Free Press Not So Free: Journalists Must Pay to Cover Media Reform Conference

This disheartening link hit the inbox recently: it takes you to a page on the press credentialing process for the Free Press National Conference on Media Reform, which takes place next month here in Madison.
This conference promises to be quite a newsmaker, with a star-studded lineup of left-leaning notables, FCC Commissioners and a gaggle of Congressfolk gathered all in one place talking national strategy on media reform. Symbolically, it’s a big step forward for the fledgling movement around media democracy which has been growing steadily over the last five years or so. It will be a Big Deal, and something you’d think Free Press would want coverage on.
The entry fee – for journalists – is $175. A “student/low income” rate of $75 is also available. These are the same rates all attendees must pay. This is for the privilege of covering a conference on media reform, involving the core of America’s progressive populace.
This is actually the most deflating development of several since conference planning began earlier this year. Madison has quite an activist contingent, and a vibrant alternative media scene, and at one point there were local folks here actively involved in the conference organizing process.
From what I can piece together, sometime over the summer Free Press hired a couple of “professional” non-governmental organizing types, who apparently know squat about media issues. From that point forward, most of the local help (both paid and volunteer) were cut out of the process. I have no idea whether or not Free Press co-founders Bob McChesney and John Nichols know this is happening; I have the utmost respect for both of them and have a hard time believing they would approve of the hired help’s latest move.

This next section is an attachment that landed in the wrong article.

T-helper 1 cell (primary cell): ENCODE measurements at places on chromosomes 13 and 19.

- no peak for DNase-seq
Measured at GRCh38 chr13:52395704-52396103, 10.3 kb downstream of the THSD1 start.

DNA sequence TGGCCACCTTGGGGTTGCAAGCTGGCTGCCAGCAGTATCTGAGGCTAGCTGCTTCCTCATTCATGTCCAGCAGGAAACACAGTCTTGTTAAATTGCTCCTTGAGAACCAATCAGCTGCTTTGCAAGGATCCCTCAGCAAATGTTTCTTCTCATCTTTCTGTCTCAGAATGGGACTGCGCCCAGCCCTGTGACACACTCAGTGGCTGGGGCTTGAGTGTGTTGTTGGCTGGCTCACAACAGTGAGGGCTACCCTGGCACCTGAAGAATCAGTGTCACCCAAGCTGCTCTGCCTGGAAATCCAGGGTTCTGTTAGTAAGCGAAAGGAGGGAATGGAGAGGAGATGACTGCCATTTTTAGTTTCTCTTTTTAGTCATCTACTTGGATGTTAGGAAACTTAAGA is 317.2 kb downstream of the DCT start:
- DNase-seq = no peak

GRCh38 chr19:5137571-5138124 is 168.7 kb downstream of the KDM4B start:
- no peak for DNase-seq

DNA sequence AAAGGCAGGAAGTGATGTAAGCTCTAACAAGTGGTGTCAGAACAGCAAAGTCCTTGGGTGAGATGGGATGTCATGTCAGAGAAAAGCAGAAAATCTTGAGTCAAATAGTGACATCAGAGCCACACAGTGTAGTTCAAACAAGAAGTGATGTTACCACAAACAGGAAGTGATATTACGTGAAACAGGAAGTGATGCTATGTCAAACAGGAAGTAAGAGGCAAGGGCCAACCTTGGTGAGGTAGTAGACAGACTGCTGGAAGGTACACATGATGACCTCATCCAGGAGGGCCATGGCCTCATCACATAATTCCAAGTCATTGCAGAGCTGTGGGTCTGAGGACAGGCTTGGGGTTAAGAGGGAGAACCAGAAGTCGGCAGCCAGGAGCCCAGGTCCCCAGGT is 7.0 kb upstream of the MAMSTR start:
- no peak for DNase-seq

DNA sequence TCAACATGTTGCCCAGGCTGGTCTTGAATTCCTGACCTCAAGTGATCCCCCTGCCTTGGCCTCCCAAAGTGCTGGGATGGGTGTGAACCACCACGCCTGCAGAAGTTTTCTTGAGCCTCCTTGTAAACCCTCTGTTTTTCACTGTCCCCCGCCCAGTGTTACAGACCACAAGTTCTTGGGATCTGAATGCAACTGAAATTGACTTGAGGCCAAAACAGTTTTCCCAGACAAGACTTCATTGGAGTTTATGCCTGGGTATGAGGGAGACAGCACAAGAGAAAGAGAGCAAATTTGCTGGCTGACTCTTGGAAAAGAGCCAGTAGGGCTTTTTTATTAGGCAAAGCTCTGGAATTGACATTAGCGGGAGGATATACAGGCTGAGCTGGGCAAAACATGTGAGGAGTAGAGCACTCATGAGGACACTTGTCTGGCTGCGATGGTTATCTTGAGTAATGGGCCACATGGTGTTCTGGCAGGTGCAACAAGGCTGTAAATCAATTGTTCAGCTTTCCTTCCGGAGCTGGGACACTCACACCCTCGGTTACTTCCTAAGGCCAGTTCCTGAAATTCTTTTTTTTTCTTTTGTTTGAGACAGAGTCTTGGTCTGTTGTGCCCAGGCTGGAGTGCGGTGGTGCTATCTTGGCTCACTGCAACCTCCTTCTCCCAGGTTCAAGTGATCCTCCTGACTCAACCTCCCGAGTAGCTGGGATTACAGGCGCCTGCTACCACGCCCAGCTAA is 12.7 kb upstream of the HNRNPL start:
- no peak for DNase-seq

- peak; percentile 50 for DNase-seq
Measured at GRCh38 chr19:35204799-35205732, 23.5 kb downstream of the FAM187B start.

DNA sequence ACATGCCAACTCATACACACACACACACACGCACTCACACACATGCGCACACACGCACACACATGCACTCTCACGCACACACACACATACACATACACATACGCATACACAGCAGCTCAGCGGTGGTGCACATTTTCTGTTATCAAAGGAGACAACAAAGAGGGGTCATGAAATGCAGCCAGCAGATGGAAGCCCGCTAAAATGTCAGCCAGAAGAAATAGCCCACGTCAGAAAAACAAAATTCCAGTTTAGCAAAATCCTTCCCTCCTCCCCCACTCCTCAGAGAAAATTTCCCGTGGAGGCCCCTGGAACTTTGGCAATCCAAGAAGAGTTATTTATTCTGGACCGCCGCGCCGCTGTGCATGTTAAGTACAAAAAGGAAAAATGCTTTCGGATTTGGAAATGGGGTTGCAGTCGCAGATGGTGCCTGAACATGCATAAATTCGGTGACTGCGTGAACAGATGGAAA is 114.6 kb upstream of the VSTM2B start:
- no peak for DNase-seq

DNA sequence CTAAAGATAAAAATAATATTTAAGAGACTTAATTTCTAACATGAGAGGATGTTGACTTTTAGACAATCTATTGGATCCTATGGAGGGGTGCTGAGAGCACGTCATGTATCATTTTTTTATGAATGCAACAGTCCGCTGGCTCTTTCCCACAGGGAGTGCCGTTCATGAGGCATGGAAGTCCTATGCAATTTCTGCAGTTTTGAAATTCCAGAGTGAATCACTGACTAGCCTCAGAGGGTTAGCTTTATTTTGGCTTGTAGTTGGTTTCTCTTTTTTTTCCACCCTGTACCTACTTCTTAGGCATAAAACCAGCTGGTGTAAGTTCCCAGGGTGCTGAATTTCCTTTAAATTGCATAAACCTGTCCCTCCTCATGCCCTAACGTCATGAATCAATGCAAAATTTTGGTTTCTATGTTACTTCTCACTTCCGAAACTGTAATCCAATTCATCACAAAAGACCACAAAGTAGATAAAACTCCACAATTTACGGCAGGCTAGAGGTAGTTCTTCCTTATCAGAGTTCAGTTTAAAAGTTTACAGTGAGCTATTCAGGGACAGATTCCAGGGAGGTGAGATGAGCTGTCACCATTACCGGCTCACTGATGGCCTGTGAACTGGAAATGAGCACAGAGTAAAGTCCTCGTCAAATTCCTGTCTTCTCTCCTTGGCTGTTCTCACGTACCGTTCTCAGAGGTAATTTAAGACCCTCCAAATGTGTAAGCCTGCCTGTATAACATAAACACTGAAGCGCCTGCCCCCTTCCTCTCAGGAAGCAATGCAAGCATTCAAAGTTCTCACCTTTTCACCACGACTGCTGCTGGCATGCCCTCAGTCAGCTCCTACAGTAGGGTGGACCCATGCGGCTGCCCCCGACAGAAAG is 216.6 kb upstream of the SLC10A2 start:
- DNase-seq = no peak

On balance, while the conference had always been planned to be a more wonkish than activist affair (and a fundraiser for Free Press, natch), the way it’s coming together is disappointing, at least for those of us here in Madison who were excited about having this happen in our own backyard. At one point, the site advertised a conference panel on “Indymedia as a policy issue,” which would probably be even more interesting if there were some Indymedia folks there (beyond the couple of IMCstas who regularly navigate these circles already).
I know of at least one IMC-Madison reporter who had planned to attend but now cannot, as the $75 cover charge is a bit steep for a few interviews, and he lives mere blocks from the conference center. This same person tried repeatedly to volunteer for conference tasks and was first stonewalled, then rejected for “not having compatible interests” with the conference organizers.
I’m holding out hope that all of this is a big misunderstanding, and when the Free Press conference actually happens it will be quite enlightening and energizing. That is, if I can somehow finagle free admission.